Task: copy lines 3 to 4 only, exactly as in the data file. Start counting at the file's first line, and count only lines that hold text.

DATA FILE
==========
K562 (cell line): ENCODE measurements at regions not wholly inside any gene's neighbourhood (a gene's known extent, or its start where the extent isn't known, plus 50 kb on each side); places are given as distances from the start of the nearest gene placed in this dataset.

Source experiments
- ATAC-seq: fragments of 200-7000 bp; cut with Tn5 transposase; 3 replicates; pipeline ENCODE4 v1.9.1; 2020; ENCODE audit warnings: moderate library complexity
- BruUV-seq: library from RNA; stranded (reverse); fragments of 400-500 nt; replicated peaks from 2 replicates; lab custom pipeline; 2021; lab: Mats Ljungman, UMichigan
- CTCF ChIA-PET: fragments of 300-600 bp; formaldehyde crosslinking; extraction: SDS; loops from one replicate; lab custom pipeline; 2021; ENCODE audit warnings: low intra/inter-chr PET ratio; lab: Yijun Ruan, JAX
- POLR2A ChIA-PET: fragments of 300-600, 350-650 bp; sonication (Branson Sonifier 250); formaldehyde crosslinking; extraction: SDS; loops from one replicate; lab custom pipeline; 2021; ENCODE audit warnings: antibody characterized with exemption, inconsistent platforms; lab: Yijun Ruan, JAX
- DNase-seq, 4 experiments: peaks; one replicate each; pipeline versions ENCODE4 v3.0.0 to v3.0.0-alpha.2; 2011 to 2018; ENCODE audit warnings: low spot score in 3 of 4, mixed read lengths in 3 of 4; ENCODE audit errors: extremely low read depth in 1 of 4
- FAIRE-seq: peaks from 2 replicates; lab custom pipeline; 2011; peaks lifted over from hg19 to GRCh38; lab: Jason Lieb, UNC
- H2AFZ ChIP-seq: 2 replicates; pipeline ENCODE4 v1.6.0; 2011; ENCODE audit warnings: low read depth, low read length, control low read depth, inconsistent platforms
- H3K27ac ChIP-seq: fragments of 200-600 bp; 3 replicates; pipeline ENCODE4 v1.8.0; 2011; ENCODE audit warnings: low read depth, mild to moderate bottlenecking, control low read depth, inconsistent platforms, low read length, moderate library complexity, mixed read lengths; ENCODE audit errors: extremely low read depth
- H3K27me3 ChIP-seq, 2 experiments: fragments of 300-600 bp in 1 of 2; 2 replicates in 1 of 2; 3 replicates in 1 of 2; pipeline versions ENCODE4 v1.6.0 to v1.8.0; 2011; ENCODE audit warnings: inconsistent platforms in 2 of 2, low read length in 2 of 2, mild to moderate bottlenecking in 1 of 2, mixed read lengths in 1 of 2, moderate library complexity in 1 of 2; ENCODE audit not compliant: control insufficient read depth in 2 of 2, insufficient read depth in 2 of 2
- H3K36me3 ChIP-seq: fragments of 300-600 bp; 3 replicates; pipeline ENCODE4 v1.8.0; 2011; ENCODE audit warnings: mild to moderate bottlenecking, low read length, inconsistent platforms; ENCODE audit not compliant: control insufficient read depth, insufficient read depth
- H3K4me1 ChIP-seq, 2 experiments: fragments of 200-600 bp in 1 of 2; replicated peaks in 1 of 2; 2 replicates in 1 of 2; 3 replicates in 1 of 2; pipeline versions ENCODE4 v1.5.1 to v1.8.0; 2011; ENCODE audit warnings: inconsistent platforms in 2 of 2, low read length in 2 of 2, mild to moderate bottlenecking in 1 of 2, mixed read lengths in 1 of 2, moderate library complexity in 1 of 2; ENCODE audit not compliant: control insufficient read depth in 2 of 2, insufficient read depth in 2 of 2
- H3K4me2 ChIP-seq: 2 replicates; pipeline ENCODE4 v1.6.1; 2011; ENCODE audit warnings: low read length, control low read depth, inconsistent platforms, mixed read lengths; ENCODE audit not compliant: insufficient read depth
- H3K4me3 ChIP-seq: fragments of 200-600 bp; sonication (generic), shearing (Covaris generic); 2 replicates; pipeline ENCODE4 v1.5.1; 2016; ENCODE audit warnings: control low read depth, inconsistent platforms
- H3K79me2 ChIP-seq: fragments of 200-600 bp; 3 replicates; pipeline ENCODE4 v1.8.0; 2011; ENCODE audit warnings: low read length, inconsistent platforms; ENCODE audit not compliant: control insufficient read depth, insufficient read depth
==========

- ATAC-seq: fragments of 200-7000 bp; cut with Tn5 transposase; 3 replicates; pipeline ENCODE4 v1.9.1; 2020; ENCODE audit warnings: moderate library complexity
- BruUV-seq: library from RNA; stranded (reverse); fragments of 400-500 nt; replicated peaks from 2 replicates; lab custom pipeline; 2021; lab: Mats Ljungman, UMichigan